Statistical Process Control

Impact on the Organization

To deliver the quality that today’s customer demands, manufacturers must achieve extraordinary consistency in their manufacturing processes. At the same time, they must aggressively reduce costs by eliminating scrap, waste, and rework. Using Statistical Process Control (SPC), they can systematically address both sets of problems: quality and cost.

Learning Objectives

  • Learn how SPC can be used to improve quality and reduce operating costs.
  • Understand how the different types of SPC charts are used to analyze specific types of data.
  • Identify and collect data to optimize processes by knowing how to react to key signals.
  • Understand variation, and probability, and their definitions.
  • Prioritize issues or problems the collected data uncover.
  • Apply the fundamentals to construct a variety of control charts.

Program Description

In this program, participants will develop the skills and master the tools needed to effectively use and implement Statistical Process Control in their organizations. They will learn how to collect, interpret, and analyze process data – and how to solve whatever process problems they identify. It is not enough to have products and process outputs that are within specification; the participants will understand that the goal is to have everything not only in spec, but also in control. By understanding some fundamental concepts of variation (why processes and items are not always exactly the same) they will be able to use the principles of SPC to monitor and control their processes.

Time Investment

Typically 48 hours


This program can be customized to include your organization’s procedures, policies, cases, examples and terminology. Kindly inquire about these consulting services.

Program Information

Introduction to the Analysis & Interpretation of Data (8 to 12 hours)

Participants in this module are first shown how to diagram the flow of materials, paper, and decisions in your organization via the use of flow charts. As they clarify actual process flows, they will learn how to identify inefficiencies and inconsistencies, and assess which organizational processes might best benefit from the application of Statistical Process Control (SPC).

This module next introduces participants to SPC and its use in quality control. Participants will learn how quality can be defined, how to understand processes in depth, and how to link processes to a deep understanding of customer needs.

Participants will also master essential skills for collecting meaningful data. They will learn about variable and attribute data, random sampling, drawing and check sheets, line and bar charts, and scatter diagrams. Finally, they will explore various ways to analyze and present the data they have collected.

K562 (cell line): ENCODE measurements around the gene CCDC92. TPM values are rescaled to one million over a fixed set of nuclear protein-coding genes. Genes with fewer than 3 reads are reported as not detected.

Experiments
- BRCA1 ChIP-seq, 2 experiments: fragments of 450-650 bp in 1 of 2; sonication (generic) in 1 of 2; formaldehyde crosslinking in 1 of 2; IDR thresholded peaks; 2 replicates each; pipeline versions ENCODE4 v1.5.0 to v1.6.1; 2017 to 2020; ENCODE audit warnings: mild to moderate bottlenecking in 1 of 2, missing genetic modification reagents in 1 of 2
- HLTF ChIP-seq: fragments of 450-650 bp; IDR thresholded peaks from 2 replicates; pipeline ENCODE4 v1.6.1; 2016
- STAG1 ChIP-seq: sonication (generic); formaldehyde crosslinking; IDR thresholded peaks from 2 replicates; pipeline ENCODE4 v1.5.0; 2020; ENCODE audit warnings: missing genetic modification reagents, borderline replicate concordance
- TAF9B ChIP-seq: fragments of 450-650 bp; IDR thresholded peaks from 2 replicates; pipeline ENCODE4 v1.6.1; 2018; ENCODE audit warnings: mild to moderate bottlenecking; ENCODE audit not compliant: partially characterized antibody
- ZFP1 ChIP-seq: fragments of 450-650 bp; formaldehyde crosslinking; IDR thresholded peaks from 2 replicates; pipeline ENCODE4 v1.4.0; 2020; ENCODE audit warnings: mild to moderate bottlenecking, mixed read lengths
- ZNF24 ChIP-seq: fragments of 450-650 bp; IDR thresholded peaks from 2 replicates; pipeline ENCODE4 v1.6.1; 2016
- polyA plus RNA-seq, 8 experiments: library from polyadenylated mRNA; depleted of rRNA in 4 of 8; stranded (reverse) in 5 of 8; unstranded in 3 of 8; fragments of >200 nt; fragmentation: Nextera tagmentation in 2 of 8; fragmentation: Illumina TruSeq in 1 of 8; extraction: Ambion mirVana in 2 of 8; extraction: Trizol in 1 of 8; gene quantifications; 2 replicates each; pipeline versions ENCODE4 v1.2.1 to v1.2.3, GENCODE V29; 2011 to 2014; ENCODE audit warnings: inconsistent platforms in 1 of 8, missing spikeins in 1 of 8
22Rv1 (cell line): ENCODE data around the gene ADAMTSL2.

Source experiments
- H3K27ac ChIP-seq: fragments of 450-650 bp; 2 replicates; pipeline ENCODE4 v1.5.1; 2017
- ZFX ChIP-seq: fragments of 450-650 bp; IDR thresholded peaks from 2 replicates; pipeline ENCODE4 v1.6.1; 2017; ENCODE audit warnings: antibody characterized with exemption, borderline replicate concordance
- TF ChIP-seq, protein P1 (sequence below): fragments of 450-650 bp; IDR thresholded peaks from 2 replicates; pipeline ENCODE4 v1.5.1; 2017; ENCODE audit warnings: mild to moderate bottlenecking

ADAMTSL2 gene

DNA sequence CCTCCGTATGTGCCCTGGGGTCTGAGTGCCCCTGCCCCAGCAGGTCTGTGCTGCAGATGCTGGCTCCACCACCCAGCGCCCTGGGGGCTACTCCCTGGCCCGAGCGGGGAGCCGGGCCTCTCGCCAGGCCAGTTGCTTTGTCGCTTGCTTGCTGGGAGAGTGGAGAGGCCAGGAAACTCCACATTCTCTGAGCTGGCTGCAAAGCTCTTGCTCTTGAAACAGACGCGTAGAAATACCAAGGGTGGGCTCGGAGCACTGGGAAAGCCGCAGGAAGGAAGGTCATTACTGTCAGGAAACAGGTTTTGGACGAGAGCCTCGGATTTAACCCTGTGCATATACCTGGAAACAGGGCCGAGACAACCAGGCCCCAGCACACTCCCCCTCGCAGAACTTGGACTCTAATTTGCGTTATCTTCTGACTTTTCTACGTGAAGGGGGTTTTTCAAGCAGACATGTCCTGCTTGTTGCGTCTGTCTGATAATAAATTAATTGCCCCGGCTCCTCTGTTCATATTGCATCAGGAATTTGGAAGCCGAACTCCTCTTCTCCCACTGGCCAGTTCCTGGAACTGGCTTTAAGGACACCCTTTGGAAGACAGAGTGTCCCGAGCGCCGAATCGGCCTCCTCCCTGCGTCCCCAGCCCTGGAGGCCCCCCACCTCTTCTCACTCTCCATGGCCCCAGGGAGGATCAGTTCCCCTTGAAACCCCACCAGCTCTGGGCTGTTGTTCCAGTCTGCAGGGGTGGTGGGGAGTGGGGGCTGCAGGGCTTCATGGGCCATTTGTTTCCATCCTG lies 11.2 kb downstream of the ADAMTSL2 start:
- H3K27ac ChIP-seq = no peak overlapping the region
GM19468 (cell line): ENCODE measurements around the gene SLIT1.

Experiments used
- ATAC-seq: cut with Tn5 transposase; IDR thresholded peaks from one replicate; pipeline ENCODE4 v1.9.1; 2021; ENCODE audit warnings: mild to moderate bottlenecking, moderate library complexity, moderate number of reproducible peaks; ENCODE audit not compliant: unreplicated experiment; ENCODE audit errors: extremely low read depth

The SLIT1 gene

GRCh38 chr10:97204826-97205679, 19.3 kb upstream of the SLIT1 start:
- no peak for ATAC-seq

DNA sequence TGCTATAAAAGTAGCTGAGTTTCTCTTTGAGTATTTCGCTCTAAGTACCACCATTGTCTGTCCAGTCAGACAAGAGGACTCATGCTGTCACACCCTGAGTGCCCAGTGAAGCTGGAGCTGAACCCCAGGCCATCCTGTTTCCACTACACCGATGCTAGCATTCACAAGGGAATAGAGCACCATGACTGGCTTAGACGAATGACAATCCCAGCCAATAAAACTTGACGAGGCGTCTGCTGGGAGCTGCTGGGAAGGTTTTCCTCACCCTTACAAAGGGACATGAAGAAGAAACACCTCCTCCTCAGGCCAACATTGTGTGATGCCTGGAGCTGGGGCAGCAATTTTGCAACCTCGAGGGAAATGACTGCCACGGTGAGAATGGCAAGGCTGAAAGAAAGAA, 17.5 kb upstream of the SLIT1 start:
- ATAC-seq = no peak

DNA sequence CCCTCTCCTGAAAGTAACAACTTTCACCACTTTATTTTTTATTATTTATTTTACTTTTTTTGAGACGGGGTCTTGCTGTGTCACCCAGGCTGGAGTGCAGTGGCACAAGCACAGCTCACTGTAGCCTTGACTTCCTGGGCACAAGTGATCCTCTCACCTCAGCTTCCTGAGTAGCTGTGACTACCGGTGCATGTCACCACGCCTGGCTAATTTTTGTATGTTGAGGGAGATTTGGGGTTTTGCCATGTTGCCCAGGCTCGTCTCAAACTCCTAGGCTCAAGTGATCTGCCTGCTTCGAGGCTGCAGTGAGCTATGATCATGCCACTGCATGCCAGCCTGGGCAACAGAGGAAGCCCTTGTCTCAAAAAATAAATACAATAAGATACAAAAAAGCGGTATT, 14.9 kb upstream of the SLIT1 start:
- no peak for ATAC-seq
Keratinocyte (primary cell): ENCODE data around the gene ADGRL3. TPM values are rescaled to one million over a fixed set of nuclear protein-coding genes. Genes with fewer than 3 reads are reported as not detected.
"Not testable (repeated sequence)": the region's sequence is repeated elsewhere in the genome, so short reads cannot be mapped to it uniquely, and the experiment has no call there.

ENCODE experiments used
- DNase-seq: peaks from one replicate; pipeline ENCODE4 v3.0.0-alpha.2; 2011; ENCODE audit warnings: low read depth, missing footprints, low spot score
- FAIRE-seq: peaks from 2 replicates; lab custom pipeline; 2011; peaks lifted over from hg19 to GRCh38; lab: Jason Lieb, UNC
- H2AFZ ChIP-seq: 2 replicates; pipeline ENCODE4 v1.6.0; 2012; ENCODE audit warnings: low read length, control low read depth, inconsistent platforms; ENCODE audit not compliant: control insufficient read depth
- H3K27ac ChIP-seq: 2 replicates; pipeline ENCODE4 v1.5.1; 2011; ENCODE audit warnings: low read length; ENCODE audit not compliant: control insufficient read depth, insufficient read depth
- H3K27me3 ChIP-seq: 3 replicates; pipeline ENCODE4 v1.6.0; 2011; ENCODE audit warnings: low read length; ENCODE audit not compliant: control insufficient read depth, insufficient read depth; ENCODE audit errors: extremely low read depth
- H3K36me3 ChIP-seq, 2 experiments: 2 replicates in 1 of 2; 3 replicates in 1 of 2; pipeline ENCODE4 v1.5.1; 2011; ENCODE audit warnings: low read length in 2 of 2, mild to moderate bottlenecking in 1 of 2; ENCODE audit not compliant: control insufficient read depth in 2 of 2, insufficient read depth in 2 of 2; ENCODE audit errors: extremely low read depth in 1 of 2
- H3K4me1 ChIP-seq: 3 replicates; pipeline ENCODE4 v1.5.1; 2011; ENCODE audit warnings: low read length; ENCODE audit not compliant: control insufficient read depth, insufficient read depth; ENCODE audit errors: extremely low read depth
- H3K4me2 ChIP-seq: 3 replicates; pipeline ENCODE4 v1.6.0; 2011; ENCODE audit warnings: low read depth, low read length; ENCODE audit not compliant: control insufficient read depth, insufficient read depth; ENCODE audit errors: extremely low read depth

Variation and Probability (4 hours)

In this module participants learn about variation and why it occurs. Sources of natural and unnatural variation are discussed. We will explore how probability relates to process control with some exercises to illustrate these concepts.

Measurement and Distribution (4 hours)

Histograms are constructed by using data that is supplied from real-world examples. Participants learn how SPC charts relate to histograms and what it means in the definition of quality from the customers’ points of view. The Gaussian Distribution is explored along with the different values that are derived from it including variation, standard deviation, mean, range, and their respective calculations.

Introduction to Control Charts (4 hours)

In this module we will review the different kinds of control charts that are used within an organization that uses SPC. The differences between average measurements and individual measurements are discussed.

Variable Charts (8 to 12 hours)

Variables control charts are used to evaluate variation in a process where the measurement is a variable, that is to say, the variable can be measured on a continuous scale. In this module, we explore why we would choose any one of the most common charts that are used for variable data including the X-bar and R chart, the Differences or Target chart, and the individuals chart.

Attributes Charts (4 hours)

Attributes data arise when classifying or counting observations. In this module we study the types of control charts that deal with counting the number of defects or non-conformities as well as those that display data that reflect proportions or fractions of defective products.

Gage R&R (4 hours)

Gage R&R (Gage Repeatability and Reproducibility) is the amount of measurement variation introduced by a measurement system, which consists of the measuring instrument itself and the individuals using the instrument. In this module, a Gage R&R study is taken step-by-step using classroom data. A Gage R&R is a critical step in the implementation of an SPC program. The participant will learn how this kind of study quantifies three things:

  • Repeatability – variation from the measurement instrument.
  • Reproducibility – variation from the individuals using the instrument.
  • Overall Gage R&R, which is the combined effect of the Repeatability and Reproducibility.

Process Capability, Cpk and PPM (4 hours)

Process Capability is the ability of a process to make a feature within its tolerance. In this module, the participants will be able to determine how to calculate the measurement of how well a process is within a specification. They will learn the difference between Ppk and Cpk and when to use and report them. Discussions in the class will also involve some practical alternatives for improving these numbers for particular processes. Also, some discussion on how to calculate defect Parts Per Million Opportunities using appropriate charts including Z-tables will be presented.